"The two most bogus words in the business world are customer satisfaction."
After giving me a few moments to recover from my shock, he explained: "Customer satisfaction is just a millimeter above customer dissatisfaction. Just because somebody is satisfied doesn't mean they're happy."
Gitomer pointed out that the entire concept of customer satisfaction is dishwater tepid. Why would a customer who's only "satisfied" hesitate to buy from competitors if they offered much the same thing at a lower price?
Put another way, when was the last time you went out of your way to revisit a restaurant because the experience left you "satisfied"?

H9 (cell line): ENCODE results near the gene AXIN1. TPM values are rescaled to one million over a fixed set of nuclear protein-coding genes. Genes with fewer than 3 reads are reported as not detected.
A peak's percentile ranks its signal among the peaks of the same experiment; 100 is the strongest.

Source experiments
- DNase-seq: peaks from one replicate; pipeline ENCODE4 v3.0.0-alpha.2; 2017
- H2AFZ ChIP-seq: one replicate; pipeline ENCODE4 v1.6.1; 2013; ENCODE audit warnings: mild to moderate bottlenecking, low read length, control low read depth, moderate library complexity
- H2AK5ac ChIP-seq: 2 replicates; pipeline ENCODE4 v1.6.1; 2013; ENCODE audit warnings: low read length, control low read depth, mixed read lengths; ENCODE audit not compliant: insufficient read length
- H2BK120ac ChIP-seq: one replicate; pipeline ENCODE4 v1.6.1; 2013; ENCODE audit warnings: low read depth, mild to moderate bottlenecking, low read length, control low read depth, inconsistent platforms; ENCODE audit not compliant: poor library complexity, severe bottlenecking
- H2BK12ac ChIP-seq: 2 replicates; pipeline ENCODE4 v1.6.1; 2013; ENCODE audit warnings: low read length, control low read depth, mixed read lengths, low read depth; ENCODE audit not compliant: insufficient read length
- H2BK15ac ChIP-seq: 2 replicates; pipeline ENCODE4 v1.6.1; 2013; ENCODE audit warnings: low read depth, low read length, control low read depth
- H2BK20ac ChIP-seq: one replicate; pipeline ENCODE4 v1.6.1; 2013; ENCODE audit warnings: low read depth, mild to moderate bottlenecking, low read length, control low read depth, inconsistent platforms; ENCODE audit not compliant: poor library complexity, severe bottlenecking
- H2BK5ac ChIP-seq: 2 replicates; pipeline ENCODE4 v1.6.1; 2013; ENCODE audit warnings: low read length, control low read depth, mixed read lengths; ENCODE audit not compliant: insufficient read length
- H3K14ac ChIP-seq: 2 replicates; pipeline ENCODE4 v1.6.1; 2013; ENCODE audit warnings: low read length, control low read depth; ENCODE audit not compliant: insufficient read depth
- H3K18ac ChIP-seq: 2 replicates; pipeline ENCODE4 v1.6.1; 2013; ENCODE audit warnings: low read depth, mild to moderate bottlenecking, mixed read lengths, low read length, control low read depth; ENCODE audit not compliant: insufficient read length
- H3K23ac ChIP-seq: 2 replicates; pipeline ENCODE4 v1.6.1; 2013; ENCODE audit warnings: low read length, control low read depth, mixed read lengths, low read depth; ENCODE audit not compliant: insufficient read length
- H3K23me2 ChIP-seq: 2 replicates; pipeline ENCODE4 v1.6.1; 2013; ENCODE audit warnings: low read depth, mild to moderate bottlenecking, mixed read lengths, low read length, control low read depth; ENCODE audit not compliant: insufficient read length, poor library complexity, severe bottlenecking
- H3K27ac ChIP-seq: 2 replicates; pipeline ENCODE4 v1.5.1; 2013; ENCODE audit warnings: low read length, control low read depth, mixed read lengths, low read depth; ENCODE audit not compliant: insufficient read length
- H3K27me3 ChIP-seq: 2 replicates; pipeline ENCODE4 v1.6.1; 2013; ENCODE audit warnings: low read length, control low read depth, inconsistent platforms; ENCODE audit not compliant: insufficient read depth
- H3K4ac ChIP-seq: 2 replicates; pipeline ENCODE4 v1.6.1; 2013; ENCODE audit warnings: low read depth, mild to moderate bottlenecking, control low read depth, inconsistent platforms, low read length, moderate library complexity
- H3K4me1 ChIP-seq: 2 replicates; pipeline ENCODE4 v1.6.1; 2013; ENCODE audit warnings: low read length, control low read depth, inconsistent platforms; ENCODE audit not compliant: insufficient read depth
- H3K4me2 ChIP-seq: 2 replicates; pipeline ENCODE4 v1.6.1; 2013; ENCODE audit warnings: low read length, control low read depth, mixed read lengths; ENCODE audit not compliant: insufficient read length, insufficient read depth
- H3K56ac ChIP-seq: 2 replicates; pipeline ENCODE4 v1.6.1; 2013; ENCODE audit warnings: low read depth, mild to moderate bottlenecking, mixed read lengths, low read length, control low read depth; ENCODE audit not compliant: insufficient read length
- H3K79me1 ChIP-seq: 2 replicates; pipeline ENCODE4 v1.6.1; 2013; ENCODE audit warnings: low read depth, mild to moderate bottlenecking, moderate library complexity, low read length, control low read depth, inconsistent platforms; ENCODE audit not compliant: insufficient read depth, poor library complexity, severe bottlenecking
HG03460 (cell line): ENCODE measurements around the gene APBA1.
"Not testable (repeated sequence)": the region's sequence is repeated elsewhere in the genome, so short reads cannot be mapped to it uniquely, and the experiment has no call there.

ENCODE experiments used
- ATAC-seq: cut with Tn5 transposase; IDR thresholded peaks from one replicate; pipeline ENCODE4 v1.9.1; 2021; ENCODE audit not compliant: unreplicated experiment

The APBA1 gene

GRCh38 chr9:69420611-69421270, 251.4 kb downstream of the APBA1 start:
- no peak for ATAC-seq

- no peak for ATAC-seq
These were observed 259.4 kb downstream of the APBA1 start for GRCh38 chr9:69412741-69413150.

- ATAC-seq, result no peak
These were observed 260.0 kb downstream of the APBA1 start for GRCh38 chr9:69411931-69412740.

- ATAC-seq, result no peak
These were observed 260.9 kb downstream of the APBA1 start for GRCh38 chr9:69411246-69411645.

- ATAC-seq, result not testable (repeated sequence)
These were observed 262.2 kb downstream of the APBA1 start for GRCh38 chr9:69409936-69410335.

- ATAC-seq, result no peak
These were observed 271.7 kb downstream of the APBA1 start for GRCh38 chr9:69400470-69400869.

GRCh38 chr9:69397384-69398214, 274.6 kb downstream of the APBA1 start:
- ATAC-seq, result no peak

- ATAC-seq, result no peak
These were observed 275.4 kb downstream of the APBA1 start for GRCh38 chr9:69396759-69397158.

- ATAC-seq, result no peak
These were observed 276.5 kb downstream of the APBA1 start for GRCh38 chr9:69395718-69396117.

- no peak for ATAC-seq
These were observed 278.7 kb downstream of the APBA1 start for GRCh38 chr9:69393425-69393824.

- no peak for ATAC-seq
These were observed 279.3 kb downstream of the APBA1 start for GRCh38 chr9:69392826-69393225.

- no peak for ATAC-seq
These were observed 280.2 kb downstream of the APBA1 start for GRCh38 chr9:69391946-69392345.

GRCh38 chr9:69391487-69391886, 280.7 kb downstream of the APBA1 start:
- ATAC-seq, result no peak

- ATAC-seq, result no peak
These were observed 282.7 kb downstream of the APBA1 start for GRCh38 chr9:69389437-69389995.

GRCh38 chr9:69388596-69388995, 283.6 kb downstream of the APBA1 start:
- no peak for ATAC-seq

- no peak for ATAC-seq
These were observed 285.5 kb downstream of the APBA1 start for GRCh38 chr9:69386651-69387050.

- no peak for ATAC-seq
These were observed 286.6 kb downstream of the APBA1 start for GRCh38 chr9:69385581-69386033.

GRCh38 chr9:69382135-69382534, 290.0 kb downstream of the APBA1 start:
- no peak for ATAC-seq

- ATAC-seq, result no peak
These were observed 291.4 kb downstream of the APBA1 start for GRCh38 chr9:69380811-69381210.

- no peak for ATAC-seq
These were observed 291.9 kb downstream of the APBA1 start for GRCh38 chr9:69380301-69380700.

More important, "everyone has customers who are never satisfied--who are always asking for a better deal, for instance--but who keep on buying from you," Gitomer explained. "What's really important isn't customer satisfaction but customer loyalty."
According to Gitomer, customer loyalty consists of two simple tests:
Will the customer continue to do business with you?
Will the customer refer you to a colleague?
Gitomer is correct, of course. If you don't win customer loyalty, all the "customer satisfaction" in the world is worse than worthless. It's a distraction, in fact, from the real business of keeping your existing customers and attracting new ones.